How I built a Facebook Messenger bot in 30 minutes, Part 2

July 25, 2017

Posted: October 3, 2016

(This is part 2 of a continuing series that I am writing about building your very own Facebook Messenger bot. The first article can be foundhere.)

Now that I explained the “what” behind Facebook’s Messenger Bots, I’m sure you’re excited to get started building your own bot. We need to take a few minutes to discuss what tools we will use for this bot. To my knowledge, I haven’t been able to find a good tutorial that details this process in a complete, easy-to-follow fashion. Many of the tutorials assume some level of previous experience with web-servers, Facebook applications, or installing terminal packages. I’ll assume nothing and leave no detail uncovered

The Facebook Page

Facebook has a page of tutorials, documentation, and descriptions of apps for their platform at There are few different methods to create an app that integrates with Facebook. You may be familiar with websites or iPhone apps that use Facebook to login (sometimes called “single-sign-on”). Other apps allow users to post high scores on their Facebook, or invite friends to compete. Today we will focus on “Apps for pages” which allow us.

You’ll need to create a Page. It’s similar to a personal Facebook page, but generally used for websites or businesses. If you’re not sure what your page should be about, why not create a personal one? Chris Messina, creator of the hashtag, has a personal page here, that integrates with his personal chatbot here. The Page isn’t like Facebook friendship, you have followers who can receive notifications of your Page posts without being “friends” on Facebook. Think of it as a more public version of your private, personal profile.

In order to create a Facebook page, you’ll need a personal account (no one will know they are connected, you just need a personal account to manage a public page), go to the sidebar and click “Create Page.” Add some pictures, maybe post a few things. Then head over to and login to register your account as a developer. Excited yet? We’ll come back to this later

The Server Language

Every time someone messages your chatbot, you’ll need to analyze the input and craft a suitable response, all automatically, with the help of a web server. The easiest way to do this is using NodeJS. You’ll need to download a local version of NodeJS to develop this bot for local testing before we upload it to an actual server. NodeJS is suitable because it uses javascript on the front end and the backend. Many web server languages are more confusing to integrate with front end languages like Javascript, and using the same language on front and back has advantages, not the least of which saving some headaches in learning a new language. NodeJS is becoming more and more popular, with many packages built on top this well-documented platform in the searchable, package manager called NPM (node package manager).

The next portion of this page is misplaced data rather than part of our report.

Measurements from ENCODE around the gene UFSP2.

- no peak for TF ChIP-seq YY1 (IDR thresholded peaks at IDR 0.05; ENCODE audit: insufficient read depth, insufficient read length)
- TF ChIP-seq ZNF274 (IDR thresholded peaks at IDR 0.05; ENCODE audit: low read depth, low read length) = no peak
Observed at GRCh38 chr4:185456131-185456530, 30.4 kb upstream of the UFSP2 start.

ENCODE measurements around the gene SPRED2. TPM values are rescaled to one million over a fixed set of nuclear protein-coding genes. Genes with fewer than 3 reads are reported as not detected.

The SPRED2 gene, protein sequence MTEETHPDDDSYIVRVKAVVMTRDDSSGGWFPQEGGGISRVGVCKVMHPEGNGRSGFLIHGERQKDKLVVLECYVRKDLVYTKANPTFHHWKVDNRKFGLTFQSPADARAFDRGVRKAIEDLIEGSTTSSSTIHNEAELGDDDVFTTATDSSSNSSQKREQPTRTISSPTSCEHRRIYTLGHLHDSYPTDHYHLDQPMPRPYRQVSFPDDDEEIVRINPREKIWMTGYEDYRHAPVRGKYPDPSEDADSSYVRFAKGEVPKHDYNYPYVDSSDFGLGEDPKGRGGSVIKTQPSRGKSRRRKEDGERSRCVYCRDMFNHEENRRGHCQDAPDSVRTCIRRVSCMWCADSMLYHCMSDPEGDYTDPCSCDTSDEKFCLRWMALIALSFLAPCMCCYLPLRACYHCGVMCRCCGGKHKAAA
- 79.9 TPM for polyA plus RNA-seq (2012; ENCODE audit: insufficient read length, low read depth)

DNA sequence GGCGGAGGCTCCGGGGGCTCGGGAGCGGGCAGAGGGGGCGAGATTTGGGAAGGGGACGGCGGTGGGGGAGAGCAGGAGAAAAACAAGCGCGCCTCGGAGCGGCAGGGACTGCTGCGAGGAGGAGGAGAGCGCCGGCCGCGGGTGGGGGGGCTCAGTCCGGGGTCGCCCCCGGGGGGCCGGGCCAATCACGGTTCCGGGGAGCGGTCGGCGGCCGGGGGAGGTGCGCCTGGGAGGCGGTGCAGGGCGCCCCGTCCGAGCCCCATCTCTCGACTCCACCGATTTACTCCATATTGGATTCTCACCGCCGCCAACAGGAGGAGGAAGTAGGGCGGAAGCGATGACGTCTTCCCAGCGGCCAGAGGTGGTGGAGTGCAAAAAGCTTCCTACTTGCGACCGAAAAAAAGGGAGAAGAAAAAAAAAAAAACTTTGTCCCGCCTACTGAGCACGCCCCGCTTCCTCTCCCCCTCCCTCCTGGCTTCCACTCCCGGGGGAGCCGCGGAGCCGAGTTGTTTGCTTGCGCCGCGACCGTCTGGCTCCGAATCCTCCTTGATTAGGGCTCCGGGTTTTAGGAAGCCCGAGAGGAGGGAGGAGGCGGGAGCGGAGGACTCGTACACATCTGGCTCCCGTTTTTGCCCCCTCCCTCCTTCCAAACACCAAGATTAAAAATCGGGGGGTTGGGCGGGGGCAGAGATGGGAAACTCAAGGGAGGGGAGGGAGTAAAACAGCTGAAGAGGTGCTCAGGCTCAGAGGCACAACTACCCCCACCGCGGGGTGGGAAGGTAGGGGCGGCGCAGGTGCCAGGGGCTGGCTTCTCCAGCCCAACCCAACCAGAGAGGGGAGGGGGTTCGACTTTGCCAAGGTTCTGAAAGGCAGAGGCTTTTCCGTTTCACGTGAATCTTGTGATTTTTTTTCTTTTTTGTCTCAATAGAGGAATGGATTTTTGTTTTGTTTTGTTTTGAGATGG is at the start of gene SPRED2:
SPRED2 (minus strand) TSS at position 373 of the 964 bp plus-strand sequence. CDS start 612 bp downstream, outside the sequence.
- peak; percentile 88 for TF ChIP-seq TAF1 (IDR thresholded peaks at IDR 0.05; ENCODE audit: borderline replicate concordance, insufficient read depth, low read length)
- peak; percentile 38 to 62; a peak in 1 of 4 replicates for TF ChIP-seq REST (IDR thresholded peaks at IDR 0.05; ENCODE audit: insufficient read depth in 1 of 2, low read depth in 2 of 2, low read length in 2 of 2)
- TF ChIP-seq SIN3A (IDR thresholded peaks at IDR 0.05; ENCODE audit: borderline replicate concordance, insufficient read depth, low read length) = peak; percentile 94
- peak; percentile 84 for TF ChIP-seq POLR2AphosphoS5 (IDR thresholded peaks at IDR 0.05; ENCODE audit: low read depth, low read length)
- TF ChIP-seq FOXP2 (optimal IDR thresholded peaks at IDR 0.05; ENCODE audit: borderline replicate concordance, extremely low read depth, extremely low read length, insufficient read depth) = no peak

You’ll need to visit the Node homepage and click on the download link to install the Node full installation. When it’s finished, open up the Terminal App and type “which node” and “which npm” and if both commands return an address (/usr/local/bin/node) then you’re good to go.

The Server Hosting

Now that we’ve settled on a platform to build this chatbot in, we need to find hosting. The best option here is Heroku. They have a free tier of hosting for developing apps (assuming we don’t get a large amount of traffic on our small web-app, we will use the free version of hosting). They have amazing integrations for add-ons like database integrations (think MongoDB) or secure sign-in (think StormPath APIs). While we won’t use these today, it might be useful to get familiar with Heroku for your future projects with a bigger scope. We will find some useful graphical inputs for our Facebook app tokens, too.

You’ll want to download the Heroku Command Line Tools. Click here to go to the documentation page to learn how to install the command line tools. When you’re done, open up the terminal application and type “heroku –version” and if the install worked (you may need to restart terminal) you’ll see the version number echoed on the next line.


Today, the only steps we completed are:
1. Create a Facebook Page
2. Download and install NodeJS
3. Download and install Heroku Command Line Tools

Next week we will start coding! Stay tuned…

Published on July 25th, 2017

Last updated on August 10th, 2017